Jeff Gordon didn’t want rocking chair gifts or mass goodbyes when he announced this would be his last season as a full-time driver.
But he hasn’t been able to control that. He’s gotten gifts ranging from a customized blackjack table from Las Vegas Motor Speedway to 96 bottles of bourbon (four sets of 24 bottles a piece) from Kentucky Speedway.
The latest presentation happened Friday at Martinsville Speedway, which commemorated Gordon’s eight victories at the track with an eight-car model train set. A real train passes along the track’s backstretch, a signature part of what’s known as “The Paperclip.”
The 44-year-old Gordon genuinely enjoyed the presentation and, despite his preseason wishes, is soaking everything in as his racing days are coming to an end.
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For Gordon, it’s easier to do considering he’s still one of eight drivers in contention for a championship. If he wasn’t, the dog-and-pony shows every race weekend might have a different feel, somewhat of a weekly reminder that he wasn’t as competitive as he’d hoped to be in his final season.
... Our team has really stepped up since the Chase started. I’ve said all along if we can make it to this round, we have an excellent opportunity with the three tracks in this round. Right now, I’m just focused on Martinsville. See what happens here and then we’ll go focus on Texas.
That’s certainly what Gordon wanted to avoid.
“I said before the season I wanted to go out in the sport still being competitive and hopefully on top,” said Gordon, who starts fifth in Sunday’s Goody’s Headache Relief Shot 500. “It’d be bittersweet to hope for that and plan for that and talk about that and then walk out not even being in the Chase.
“Now, no matter what, I feel we can be proud of this year and all that we accomplished. But I feel we’ve got a little bit left that we can do as well to make it even sweeter.”
Nobody should be surprised if Gordon caps his stellar career on top. He is arguably the most dangerous threat of the eight drivers to win it all down the stretch given his history at the tracks.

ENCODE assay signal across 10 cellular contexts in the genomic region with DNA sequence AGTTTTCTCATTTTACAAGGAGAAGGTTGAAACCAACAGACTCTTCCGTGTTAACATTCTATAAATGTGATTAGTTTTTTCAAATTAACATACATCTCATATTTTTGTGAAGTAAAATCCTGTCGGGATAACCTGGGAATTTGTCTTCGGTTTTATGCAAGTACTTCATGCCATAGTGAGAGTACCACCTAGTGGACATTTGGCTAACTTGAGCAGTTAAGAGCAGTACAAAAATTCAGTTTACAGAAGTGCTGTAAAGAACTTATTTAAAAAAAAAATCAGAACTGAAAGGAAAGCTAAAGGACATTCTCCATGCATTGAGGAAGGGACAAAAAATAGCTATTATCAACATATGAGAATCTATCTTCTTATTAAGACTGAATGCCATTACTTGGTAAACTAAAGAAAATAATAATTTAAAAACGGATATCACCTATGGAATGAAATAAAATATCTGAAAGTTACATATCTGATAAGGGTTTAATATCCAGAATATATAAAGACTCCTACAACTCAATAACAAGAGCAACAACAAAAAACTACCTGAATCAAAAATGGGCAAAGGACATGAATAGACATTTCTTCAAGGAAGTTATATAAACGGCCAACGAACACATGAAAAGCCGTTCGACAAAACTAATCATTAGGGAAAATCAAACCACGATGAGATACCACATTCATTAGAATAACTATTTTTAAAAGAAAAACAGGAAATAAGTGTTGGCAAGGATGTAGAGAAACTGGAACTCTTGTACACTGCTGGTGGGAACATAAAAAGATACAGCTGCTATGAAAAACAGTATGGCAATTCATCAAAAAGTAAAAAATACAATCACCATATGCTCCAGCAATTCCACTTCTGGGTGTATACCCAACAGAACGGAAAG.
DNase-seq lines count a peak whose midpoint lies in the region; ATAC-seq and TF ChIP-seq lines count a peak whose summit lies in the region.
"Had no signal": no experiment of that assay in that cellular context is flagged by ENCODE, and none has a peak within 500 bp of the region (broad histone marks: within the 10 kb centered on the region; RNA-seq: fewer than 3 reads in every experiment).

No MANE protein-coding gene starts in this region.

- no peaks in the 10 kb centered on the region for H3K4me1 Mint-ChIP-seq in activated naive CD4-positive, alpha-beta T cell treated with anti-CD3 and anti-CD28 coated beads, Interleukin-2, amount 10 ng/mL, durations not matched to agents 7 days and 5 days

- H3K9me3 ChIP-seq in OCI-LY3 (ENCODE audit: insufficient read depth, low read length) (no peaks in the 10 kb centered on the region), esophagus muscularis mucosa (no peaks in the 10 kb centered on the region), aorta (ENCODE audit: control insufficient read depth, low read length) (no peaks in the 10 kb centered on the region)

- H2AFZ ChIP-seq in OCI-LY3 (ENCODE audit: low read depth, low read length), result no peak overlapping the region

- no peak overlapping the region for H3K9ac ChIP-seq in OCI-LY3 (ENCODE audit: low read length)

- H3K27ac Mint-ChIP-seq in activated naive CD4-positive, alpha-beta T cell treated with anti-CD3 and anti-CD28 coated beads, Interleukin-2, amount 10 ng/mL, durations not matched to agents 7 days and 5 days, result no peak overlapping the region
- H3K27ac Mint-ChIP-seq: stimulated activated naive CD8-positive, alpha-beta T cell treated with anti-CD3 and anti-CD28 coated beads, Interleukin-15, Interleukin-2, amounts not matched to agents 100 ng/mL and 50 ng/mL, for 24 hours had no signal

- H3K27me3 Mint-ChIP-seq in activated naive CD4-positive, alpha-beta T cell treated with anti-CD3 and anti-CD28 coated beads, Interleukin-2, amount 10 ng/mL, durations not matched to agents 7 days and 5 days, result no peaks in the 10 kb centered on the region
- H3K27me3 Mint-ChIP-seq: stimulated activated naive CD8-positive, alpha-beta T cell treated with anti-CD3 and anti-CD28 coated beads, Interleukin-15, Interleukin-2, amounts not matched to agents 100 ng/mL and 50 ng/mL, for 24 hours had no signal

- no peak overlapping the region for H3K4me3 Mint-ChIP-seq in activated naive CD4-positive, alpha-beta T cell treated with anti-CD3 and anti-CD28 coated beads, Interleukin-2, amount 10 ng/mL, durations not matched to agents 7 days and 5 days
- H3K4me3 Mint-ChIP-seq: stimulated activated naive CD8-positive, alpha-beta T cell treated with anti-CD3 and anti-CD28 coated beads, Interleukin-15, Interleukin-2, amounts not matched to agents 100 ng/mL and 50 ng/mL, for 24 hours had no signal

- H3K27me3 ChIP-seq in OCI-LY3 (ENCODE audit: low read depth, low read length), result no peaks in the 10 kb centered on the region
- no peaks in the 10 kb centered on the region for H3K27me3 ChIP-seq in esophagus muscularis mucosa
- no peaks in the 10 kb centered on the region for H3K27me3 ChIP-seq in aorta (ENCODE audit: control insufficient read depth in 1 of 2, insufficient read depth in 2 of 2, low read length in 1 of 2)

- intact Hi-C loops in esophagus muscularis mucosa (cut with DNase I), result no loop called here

But simply getting to this point is a borderline miracle for Gordon and his No. 24 AARP Member Advantages Chevrolet. He hasn’t been as dominant as Joey Logano, who has a series-leading six wins, or Kyle Busch, who has four wins despite missing the first 11 races.
Every Chase driver left, for that matter, has at least one win … except Gordon.
He has posted four top-five finishes and 17 top-10 finishes in 32 races. That’s not too shabby for some drivers, but Gordon is known for winning and championships.
To put it in perspective, Gordon had four wins and 12 top-fives at this time last year.
However, none of that matters under NASCAR’s new Chase format. Like most sports in the postseason, if Gordon gets hot at the right time, he can walk away a champion.
Don’t bet against Gordon to do it, either. He’s won at every track in the Eliminator Round — he has eight wins at Martinsville, one win at Texas and two at Phoenix. A win at any of those tracks would secure one of four spots in the season-ending championship race at Homestead-Miami Speedway, where has also won once.
“The fact that we’ve made it to this round is something we’re proud of, something unexpected even by us a little bit,” Gordon said. “But the truth of the matter is that our team has really stepped up since the Chase started. I’ve said all along if we can make it to this round, we have an excellent opportunity with the three tracks in this round.
“Right now, I’m just focused on Martinsville. See what happens here and then we’ll go focus on Texas.”
Gordon has been a staple at Texas Motor Speedway since Day 1.
He joined two Texans, brothers Bobby and Terry Labonte, during the groundbreaking ceremony in 1995 and has taken part in every NASCAR Sprint Cup race at the track since 1997.
“The groundbreaking was a big deal for our sport. Everybody felt like Texas was a great state for NASCAR,” Gordon said. “To have a premier facility there was something we were all very proud of.”
But Gordon didn’t have success on the track early on. He finished 30th, 31st, 43rd and 25th in his first four races before notching a top-five run in 2001. In 2002, he was the runner-up and then had consecutive third-place runs in 2003 and ’04.
Whenever I would see Jeff, he’d always ask me if I had a Cowboy hat in his size. I’d always tell him, ‘I have one in Victory Lane.’